Baltimore Evening Sun (31 March 1913): 6.
The boomers! The boomers! Such jinks you never seen! Oh, give me one more cigarette, and pass the old caffeine!
The uproar over the appointment of the Hon. Henry E. Schoenewolf as a Senate doorkeeper makes admirable entertainment for these lazy spring days, but it is not otherwise of importance. The job to which the Hon. Mr. Schoenewolf has been gazetted is a purely mental one, and there is no evidence that he is unfitted to discharge its duties properly. In truth, he seems to have an equipment above the average, for his long service behind the bar must have given him a courtly manner on the one hand and a ready courage on the other. Arm him with a bung-starter or an ice-pick and he will undoubtedly keep good order in the Senate gallery--and that is precisely what he will be paid to do. He has not been hired to serve as a moral example, nor even as a horrible example, to the visitors who people the place.
The Hon. William H. Anderson’s discovery that the hon. gent’s appointment by the Hon. John Walter Smith is “a direct bid for the liquor and vice votes and support” is one of the banal discoveries that moralists are always making. What else, indeed, could it be, if not a direct bid for the liquor vote? And why in the world should John Walter scorn that vote? He would be glad enough, I dare say, to receive the suffrages of the drys--but the drys, led by the Hon. Mr. Anderson, have denounced him as an immoralist and refused formally to support him. Is it any wonder that he now turns to the wets? I think not. He is not a professor of Chautauquan ethics, but a candidate for the United States Senate, and certainly he is within his rights when he seeks votes wherever he can find them. If the drys want to save him from the wets, then let them promise to vote for him themselves.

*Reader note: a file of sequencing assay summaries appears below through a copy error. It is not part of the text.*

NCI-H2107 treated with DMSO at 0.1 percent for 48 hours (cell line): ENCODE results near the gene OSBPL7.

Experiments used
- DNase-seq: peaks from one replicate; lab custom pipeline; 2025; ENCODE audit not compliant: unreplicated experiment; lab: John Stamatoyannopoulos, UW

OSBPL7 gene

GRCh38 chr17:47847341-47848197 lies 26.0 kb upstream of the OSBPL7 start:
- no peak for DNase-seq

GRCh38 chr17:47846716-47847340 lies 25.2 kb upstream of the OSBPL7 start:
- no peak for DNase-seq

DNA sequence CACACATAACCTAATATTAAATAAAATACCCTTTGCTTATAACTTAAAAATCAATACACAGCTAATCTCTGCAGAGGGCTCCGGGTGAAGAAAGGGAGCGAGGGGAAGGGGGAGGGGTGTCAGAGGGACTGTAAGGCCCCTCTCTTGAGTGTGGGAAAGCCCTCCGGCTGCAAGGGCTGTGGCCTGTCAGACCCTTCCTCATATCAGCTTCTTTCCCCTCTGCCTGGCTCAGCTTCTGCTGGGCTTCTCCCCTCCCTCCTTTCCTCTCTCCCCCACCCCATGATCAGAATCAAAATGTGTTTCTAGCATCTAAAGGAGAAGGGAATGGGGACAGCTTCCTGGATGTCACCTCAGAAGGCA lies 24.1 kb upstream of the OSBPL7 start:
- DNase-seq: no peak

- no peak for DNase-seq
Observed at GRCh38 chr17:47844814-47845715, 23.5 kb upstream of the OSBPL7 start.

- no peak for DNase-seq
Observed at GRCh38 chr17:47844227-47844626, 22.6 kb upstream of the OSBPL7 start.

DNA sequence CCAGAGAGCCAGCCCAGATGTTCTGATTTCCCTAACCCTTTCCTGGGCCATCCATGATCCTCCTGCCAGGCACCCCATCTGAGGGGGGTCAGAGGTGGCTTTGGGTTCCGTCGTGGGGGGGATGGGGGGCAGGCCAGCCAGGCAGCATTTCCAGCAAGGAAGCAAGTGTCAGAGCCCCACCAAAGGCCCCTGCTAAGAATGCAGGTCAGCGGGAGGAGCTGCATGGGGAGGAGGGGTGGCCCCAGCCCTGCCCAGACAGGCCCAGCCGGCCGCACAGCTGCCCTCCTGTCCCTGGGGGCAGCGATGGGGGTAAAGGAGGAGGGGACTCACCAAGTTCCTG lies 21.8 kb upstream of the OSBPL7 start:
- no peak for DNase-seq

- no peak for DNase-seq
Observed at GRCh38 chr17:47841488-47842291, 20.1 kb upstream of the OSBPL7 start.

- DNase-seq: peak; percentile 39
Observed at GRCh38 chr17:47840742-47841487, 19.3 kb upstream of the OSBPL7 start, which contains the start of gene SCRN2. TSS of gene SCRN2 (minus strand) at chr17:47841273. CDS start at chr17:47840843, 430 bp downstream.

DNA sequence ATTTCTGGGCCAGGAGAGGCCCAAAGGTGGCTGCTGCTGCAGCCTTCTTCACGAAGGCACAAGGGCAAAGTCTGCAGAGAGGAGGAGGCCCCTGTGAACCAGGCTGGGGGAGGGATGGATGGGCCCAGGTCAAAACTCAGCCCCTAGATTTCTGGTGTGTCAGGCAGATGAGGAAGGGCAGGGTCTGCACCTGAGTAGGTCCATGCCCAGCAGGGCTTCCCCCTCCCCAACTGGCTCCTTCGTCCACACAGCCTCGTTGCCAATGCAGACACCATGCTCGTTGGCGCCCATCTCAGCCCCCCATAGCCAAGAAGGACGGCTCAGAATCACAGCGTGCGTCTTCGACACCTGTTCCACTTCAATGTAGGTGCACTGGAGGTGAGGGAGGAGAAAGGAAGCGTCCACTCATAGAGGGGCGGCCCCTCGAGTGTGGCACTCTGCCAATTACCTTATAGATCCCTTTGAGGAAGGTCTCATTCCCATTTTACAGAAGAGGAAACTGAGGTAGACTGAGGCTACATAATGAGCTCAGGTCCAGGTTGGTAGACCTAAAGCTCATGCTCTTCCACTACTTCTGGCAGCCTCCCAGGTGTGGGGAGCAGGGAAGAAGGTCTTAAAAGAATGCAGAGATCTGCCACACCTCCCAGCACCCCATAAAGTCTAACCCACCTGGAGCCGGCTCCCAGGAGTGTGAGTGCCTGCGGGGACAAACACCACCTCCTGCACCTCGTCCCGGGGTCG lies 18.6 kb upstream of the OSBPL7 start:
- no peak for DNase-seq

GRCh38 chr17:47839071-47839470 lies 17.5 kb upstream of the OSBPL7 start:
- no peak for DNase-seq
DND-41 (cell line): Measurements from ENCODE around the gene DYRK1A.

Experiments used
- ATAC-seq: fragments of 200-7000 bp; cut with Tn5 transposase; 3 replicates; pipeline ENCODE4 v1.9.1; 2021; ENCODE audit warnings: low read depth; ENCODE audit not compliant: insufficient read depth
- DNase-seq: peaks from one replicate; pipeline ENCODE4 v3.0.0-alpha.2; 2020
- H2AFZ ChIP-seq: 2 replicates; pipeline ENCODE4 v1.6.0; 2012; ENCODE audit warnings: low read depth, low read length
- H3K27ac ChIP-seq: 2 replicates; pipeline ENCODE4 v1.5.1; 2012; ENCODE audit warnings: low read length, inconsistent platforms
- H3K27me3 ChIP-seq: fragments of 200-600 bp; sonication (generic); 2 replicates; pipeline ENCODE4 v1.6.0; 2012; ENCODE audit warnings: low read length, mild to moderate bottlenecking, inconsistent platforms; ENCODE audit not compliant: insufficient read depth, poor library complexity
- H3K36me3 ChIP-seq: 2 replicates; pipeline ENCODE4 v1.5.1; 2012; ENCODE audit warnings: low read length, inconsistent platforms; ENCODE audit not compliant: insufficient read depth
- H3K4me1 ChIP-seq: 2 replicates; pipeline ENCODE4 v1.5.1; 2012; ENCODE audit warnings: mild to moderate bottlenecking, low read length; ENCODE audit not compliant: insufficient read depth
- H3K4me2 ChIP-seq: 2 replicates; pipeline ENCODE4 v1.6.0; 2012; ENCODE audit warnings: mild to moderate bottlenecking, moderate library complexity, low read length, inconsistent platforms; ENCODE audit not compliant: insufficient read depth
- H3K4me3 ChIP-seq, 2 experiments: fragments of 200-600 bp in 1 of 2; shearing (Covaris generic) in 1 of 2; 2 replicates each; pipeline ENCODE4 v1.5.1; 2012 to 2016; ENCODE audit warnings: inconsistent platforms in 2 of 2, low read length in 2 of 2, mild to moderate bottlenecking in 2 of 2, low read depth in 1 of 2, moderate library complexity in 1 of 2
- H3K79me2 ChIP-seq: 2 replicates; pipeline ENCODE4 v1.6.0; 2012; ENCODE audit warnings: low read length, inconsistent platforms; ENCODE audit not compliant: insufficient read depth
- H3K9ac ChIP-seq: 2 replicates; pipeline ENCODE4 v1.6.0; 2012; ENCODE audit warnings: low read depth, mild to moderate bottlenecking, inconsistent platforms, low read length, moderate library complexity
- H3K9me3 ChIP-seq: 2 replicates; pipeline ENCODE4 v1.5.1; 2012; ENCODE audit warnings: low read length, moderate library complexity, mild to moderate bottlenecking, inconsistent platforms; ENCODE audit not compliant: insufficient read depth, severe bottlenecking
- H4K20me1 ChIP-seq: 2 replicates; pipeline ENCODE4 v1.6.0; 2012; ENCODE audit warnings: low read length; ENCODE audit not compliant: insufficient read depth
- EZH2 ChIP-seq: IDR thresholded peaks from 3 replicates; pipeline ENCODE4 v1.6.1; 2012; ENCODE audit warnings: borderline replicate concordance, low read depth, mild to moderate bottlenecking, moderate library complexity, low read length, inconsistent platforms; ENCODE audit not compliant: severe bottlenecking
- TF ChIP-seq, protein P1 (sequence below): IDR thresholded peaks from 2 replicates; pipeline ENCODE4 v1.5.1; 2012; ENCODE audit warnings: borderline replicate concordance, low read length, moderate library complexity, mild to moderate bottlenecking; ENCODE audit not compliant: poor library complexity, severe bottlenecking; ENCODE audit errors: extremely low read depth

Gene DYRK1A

As for the Hon. Mr. Schoenewolf himself, there is no evidence, as I have said, that he is unequal to the duties of his modest post. What is more, there is no evidence that he will do dishonor, as a man and a citizen, to the exalted body he serves. The United States Senate cannot afford to throw stones at reformed kaifkeepers. It has given shelter, in the past, to polygamists, bribers and patent medicine manufacturers, and its high seats will probably be occupied, in the near future, by the most amazing collection of political fakes and mountebanks ever assembled under one roof.
We are all overlooking the effect of the direct primary upon the upper house. In the past, whatever their private crimes, its members at least showed a certain degree of civilization. Most of them, true enough, paid cash for their seats, but at all events they were gentlemen. They wore the clothes of gentlemen, they used the speech of gentlemen, they displayed the personal dignity of gentlemen. But the direct primary is now fast filling the Senate with a horde of boy orators, perunists, rabble-rousers, snide moralists and promoted ward heelers. A seat there is now open to any politician, however ignorant, however preposterous. The talents which send a man to the place of Hoar and Morgan, Root and Lodge, are the talents which make a man a hero to the chandala.